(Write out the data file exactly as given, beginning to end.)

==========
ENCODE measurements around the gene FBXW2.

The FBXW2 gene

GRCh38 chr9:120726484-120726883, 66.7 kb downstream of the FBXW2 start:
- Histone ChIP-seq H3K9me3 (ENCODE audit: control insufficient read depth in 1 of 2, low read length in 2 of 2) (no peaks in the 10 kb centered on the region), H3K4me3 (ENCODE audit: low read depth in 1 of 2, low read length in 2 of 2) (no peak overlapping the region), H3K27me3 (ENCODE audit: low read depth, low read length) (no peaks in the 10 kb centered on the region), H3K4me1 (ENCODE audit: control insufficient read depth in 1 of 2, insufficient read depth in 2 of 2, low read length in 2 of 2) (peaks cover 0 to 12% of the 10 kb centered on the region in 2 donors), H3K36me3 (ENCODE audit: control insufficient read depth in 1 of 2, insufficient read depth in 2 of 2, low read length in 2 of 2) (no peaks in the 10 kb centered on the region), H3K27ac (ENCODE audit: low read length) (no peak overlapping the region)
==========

ENCODE measurements around the gene FBXW2.

The FBXW2 gene

GRCh38 chr9:120726484-120726883, 66.7 kb downstream of the FBXW2 start:
- Histone ChIP-seq H3K9me3 (ENCODE audit: control insufficient read depth in 1 of 2, low read length in 2 of 2) (no peaks in the 10 kb centered on the region), H3K4me3 (ENCODE audit: low read depth in 1 of 2, low read length in 2 of 2) (no peak overlapping the region), H3K27me3 (ENCODE audit: low read depth, low read length) (no peaks in the 10 kb centered on the region), H3K4me1 (ENCODE audit: control insufficient read depth in 1 of 2, insufficient read depth in 2 of 2, low read length in 2 of 2) (peaks cover 0 to 12% of the 10 kb centered on the region in 2 donors), H3K36me3 (ENCODE audit: control insufficient read depth in 1 of 2, insufficient read depth in 2 of 2, low read length in 2 of 2) (no peaks in the 10 kb centered on the region), H3K27ac (ENCODE audit: low read length) (no peak overlapping the region)